The researchers created a simple model of a person on a rope with forces, masses, angles, and velocities to describe how the rope and person respond to each other. They also considered the sensory systems that alert us when our bodies start to teeter, including our eyes, the organs of our inner ear, and orientation information from our ankles and knees. In their calculations, they suggest that rapid information about falling provided by the inner ear is sufficient to help a rope walker maintain his or her balance.
The team also discovered that a key feature affecting balance is the rope's sag. A tight rope with little sag makes quicker vibrations, whereas a loose rope with a lot of sag makes larger back-and-forth swings. Between these two challenging extremes exists a "sweet spot"—an optimal sag of about 3 feet where balancing is easiest, the researchers report online today in the Journal of the Royal Society Interface.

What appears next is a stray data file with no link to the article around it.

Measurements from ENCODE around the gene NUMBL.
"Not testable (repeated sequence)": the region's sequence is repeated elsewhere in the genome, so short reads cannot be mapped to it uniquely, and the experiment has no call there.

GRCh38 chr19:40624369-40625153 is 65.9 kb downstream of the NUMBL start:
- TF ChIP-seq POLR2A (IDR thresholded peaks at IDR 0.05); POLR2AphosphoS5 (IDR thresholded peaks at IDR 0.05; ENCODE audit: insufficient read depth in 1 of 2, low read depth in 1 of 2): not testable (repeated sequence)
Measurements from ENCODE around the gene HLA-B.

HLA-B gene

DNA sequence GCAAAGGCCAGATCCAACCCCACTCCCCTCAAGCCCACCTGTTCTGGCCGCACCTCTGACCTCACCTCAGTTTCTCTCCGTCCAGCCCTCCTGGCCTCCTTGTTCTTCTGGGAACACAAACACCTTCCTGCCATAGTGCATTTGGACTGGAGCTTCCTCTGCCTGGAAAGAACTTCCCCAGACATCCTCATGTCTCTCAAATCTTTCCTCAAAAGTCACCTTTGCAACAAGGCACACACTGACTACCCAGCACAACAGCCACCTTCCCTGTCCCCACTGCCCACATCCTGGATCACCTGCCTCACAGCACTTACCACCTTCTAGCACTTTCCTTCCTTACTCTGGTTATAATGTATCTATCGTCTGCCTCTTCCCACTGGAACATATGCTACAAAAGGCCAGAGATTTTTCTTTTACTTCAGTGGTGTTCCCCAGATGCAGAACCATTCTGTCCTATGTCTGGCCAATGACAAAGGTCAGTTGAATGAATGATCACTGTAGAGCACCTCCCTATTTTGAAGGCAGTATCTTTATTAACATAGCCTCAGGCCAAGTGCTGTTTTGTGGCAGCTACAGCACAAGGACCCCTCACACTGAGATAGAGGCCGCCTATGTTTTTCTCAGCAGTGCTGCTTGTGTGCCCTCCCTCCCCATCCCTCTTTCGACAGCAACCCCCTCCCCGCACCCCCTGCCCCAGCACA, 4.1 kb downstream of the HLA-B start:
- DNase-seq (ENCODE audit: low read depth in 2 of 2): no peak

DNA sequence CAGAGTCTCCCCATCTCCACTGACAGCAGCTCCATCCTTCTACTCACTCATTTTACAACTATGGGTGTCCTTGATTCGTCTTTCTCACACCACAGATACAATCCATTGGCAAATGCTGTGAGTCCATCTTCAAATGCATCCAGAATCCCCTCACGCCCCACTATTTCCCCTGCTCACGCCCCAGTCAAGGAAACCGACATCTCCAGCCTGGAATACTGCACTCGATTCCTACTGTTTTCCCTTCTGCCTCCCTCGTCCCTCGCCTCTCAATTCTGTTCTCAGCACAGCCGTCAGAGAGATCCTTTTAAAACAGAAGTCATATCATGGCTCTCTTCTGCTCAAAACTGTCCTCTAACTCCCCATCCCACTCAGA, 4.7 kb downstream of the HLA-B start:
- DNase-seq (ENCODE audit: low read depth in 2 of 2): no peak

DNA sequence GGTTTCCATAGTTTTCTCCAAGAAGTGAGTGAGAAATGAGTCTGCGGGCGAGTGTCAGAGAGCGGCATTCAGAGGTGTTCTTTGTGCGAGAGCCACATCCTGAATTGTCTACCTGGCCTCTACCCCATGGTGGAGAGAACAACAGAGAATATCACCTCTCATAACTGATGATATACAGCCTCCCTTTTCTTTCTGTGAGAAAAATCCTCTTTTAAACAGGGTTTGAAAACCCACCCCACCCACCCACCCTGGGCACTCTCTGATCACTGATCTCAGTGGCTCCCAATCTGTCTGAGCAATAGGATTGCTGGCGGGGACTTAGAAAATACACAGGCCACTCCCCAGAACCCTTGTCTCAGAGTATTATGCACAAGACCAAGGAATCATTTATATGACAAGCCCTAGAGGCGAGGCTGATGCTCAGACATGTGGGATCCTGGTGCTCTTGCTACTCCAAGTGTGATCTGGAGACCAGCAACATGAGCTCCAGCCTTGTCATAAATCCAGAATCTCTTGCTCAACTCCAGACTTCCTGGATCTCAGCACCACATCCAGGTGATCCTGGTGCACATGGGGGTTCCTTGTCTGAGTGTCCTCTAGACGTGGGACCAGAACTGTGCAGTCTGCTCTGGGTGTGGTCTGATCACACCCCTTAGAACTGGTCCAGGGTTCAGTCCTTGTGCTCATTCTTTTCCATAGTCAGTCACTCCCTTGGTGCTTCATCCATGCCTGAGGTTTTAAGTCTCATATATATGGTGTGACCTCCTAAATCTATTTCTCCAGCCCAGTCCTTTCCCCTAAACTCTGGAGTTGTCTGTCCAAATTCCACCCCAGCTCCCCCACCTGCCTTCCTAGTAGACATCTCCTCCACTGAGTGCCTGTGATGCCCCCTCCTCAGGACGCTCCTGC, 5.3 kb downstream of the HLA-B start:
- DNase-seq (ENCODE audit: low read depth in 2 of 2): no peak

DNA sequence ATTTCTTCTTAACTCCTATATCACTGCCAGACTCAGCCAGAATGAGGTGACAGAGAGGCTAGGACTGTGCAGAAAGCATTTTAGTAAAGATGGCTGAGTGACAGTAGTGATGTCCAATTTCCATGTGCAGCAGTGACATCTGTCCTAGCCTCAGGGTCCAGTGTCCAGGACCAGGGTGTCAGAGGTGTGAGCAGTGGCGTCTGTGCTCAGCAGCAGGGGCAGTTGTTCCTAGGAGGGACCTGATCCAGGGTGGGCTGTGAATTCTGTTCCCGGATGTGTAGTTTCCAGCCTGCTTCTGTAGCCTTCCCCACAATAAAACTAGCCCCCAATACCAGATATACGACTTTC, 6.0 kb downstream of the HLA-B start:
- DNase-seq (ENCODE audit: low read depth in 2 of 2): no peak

The sag of a rope changes as a person walks along it, and it is greatest when the person is halfway across. A rope walker who finds the sweet spot can balance more easily because there, "all your sensory control information can be easily tuned to the dynamics of the rope," says study author Paolo Paoletti, an applied mathematician.. "The time that you need to react coincides with the time that the rope makes one swing."
Knowing how it's done doesn't make me want to try it. Read more on this study at ScienceNOW. Link -via the Presurfer
(Image credit: Steffen A. Frost)